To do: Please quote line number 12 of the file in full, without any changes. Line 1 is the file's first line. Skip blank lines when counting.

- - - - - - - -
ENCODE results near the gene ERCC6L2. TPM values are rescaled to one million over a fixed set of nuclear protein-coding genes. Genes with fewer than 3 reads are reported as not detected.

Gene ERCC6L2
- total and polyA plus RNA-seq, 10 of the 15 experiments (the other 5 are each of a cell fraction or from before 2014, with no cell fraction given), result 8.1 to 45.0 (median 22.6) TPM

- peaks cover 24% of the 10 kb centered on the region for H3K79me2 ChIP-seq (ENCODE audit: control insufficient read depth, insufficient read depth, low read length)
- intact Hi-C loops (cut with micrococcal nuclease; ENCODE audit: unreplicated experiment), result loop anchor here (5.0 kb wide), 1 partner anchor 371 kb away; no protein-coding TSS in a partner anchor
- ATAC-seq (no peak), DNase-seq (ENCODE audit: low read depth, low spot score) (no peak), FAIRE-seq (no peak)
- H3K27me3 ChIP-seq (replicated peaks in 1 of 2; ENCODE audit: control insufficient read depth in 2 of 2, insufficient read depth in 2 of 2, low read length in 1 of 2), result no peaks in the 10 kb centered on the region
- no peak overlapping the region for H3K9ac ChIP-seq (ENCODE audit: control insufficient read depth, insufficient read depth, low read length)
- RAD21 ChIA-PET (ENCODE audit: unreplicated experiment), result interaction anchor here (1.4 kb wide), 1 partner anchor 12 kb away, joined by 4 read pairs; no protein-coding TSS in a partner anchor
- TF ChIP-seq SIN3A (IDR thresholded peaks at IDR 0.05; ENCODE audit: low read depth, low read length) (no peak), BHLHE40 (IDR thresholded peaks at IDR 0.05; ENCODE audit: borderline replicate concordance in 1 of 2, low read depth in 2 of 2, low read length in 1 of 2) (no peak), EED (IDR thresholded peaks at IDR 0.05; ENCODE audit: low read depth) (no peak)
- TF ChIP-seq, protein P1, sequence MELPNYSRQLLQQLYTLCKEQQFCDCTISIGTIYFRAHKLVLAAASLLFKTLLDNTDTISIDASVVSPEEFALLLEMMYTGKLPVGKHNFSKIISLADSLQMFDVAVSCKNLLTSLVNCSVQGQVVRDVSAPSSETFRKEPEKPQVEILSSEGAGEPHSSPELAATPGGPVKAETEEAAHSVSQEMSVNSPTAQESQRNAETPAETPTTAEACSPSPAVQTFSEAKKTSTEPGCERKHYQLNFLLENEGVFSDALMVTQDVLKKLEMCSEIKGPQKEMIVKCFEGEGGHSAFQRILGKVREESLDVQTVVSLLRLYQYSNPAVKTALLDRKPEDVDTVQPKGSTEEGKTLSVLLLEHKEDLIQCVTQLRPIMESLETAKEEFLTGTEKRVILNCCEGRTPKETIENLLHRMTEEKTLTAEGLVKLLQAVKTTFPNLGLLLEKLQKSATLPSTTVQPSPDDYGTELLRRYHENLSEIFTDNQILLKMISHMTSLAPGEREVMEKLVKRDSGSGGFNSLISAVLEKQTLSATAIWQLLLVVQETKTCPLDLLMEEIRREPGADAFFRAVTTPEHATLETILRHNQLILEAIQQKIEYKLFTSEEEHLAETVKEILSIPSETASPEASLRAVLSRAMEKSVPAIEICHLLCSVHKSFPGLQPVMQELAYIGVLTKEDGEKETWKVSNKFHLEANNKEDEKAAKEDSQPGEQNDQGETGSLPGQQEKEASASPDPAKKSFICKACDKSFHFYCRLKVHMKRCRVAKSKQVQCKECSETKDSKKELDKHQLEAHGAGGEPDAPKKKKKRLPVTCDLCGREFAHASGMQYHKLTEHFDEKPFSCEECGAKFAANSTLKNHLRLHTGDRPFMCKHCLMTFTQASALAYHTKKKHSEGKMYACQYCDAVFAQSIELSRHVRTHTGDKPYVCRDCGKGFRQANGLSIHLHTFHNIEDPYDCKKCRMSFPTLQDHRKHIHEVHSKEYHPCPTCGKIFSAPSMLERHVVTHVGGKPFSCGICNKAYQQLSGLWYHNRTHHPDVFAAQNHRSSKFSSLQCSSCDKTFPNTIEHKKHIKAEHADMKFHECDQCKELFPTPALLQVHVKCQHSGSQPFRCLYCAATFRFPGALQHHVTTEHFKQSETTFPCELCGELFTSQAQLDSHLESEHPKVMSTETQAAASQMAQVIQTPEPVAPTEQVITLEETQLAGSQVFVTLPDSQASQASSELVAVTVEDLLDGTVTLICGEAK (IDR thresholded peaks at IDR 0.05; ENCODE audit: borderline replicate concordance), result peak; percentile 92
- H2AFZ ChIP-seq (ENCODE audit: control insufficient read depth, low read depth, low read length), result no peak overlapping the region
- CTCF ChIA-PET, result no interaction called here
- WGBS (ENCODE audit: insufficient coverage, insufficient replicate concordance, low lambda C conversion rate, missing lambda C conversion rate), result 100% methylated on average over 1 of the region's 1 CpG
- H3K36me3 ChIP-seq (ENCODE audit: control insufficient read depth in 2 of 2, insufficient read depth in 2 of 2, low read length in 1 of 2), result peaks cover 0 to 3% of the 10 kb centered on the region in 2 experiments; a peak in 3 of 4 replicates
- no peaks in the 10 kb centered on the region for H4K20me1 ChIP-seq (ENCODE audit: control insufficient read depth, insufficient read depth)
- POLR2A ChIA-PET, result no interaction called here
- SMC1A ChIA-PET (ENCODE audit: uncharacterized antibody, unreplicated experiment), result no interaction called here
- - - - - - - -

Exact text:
- H2AFZ ChIP-seq (ENCODE audit: control insufficient read depth, low read depth, low read length), result no peak overlapping the region